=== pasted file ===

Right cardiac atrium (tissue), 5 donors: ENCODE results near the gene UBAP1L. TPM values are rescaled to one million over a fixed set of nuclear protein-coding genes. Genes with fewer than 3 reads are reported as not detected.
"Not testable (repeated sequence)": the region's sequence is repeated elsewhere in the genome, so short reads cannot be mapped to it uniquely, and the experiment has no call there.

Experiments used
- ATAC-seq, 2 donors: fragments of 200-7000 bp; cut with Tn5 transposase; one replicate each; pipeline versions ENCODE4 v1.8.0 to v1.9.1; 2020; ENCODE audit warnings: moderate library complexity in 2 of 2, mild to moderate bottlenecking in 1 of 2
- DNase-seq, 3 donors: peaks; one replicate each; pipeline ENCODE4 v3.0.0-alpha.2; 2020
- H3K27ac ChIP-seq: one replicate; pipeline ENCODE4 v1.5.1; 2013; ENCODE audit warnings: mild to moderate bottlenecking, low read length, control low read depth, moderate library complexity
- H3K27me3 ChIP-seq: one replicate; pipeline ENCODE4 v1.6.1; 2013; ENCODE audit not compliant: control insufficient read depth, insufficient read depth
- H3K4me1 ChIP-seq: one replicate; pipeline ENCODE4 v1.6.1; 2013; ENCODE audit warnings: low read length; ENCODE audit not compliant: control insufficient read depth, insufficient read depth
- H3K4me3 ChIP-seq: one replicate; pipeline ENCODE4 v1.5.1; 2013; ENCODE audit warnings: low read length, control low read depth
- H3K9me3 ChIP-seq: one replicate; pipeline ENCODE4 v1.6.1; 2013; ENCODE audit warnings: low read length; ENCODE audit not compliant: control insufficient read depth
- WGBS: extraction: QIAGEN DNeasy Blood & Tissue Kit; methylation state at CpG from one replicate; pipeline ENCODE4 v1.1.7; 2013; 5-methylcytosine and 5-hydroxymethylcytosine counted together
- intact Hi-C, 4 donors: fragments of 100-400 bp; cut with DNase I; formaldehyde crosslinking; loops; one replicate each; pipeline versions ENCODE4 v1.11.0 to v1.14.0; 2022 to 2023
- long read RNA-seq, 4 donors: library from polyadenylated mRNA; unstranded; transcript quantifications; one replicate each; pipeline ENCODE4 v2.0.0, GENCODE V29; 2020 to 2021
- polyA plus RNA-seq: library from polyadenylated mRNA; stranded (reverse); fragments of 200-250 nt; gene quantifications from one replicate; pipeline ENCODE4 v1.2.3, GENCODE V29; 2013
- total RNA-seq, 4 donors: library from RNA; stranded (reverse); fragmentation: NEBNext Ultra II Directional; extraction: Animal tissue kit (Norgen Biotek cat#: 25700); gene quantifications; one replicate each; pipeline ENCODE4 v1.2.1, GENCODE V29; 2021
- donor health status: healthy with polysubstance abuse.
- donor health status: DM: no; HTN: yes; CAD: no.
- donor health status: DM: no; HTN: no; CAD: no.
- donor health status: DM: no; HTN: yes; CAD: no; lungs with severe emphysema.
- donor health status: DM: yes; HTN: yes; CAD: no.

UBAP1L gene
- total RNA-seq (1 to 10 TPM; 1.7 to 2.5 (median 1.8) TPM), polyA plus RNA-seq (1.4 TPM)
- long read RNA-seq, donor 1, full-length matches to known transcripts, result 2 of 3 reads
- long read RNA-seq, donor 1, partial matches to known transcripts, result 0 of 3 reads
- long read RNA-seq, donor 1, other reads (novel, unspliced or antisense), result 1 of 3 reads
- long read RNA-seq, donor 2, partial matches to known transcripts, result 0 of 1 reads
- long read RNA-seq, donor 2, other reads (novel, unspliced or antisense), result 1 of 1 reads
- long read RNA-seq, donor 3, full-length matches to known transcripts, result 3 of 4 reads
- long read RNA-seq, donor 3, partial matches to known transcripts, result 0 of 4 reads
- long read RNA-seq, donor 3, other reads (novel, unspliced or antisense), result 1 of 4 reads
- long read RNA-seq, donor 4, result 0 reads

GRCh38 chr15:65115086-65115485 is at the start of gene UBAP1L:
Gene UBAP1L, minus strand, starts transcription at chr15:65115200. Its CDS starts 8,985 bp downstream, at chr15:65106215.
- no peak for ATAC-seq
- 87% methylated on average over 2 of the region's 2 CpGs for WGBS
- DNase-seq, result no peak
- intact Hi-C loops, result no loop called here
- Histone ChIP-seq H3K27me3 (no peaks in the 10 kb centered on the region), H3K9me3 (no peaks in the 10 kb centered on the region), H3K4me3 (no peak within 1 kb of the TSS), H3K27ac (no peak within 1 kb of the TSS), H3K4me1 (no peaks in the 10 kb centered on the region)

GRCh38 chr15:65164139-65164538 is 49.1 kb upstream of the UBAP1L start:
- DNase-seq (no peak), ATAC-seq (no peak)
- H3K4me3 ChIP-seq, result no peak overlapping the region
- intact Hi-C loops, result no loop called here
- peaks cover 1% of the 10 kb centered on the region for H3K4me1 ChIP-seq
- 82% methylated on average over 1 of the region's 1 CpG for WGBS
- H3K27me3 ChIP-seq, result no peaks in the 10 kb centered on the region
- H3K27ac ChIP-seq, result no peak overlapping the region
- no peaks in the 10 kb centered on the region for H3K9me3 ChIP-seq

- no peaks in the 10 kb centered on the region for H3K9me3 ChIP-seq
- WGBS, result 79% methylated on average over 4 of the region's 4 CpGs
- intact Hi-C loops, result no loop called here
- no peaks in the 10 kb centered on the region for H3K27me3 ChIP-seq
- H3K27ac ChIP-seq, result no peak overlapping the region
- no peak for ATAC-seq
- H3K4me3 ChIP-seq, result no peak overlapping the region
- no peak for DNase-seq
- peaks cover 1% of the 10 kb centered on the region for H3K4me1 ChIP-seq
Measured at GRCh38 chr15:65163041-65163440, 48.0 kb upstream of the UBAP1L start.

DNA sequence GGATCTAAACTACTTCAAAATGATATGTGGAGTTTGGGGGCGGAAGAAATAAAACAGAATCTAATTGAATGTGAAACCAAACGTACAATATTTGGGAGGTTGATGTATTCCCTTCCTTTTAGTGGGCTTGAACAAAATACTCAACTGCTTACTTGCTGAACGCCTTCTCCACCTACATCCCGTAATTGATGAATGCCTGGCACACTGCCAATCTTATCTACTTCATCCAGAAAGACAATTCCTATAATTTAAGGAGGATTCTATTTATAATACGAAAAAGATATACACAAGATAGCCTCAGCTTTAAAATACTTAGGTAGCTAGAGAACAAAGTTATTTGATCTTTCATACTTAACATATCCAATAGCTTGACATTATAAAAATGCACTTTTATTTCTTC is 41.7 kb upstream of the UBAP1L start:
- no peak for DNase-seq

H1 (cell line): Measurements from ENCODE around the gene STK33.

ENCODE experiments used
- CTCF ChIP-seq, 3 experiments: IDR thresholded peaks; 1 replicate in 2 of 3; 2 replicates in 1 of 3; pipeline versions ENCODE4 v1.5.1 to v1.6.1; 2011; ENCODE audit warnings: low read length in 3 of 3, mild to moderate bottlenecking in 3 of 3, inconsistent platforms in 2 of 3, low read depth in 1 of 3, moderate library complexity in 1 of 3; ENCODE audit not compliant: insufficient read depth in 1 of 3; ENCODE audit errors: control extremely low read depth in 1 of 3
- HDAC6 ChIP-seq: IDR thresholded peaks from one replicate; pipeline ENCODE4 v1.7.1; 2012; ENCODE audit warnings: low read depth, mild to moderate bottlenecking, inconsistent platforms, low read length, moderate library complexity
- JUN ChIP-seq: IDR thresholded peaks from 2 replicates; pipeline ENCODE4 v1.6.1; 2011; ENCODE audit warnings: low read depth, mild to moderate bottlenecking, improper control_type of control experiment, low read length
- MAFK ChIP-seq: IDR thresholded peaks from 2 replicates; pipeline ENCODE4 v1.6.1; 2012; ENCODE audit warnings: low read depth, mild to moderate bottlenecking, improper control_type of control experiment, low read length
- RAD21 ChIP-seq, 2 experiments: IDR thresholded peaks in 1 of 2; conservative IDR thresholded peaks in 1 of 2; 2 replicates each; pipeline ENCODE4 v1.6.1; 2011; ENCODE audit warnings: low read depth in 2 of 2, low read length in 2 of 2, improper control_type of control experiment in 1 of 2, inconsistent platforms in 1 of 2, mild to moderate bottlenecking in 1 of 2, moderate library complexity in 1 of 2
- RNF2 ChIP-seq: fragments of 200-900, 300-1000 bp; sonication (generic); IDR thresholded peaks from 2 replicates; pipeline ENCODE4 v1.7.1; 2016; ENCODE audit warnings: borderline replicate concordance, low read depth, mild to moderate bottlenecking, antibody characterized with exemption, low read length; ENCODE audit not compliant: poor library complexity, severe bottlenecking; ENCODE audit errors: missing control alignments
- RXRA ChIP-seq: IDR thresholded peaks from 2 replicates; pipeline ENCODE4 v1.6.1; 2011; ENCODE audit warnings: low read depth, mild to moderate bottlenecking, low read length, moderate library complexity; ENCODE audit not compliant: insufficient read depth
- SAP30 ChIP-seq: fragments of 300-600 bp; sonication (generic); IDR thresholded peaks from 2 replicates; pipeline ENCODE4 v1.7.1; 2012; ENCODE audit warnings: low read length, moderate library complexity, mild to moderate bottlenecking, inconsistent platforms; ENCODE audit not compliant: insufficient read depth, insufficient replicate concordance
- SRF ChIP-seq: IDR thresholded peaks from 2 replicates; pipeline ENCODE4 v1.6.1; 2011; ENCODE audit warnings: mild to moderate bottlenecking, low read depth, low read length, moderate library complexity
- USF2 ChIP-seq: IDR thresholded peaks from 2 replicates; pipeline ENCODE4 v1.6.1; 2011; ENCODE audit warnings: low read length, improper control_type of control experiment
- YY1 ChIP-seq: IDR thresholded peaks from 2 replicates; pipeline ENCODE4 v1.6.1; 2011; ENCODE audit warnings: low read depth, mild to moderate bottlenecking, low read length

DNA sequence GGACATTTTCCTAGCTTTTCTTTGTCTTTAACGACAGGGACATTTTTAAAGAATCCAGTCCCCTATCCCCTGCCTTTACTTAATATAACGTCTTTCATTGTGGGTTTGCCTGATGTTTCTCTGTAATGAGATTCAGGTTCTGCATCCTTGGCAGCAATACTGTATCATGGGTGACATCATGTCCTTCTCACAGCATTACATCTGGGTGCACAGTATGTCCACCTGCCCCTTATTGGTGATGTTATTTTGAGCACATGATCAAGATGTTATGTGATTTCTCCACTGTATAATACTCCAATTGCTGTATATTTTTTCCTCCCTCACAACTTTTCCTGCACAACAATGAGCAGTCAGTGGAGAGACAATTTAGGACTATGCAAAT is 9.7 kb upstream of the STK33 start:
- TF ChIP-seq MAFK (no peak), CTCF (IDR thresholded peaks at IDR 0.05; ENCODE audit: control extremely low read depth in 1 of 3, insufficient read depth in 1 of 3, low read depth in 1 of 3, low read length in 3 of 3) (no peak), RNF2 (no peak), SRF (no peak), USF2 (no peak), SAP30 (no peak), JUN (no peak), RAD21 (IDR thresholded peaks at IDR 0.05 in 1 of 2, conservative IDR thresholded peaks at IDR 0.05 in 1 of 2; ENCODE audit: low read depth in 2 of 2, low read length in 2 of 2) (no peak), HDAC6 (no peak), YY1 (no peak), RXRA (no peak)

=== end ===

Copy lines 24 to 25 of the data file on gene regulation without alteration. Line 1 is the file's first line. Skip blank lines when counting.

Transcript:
- long read RNA-seq, donor 1, partial matches to known transcripts, result 0 of 3 reads
- long read RNA-seq, donor 1, other reads (novel, unspliced or antisense), result 1 of 3 reads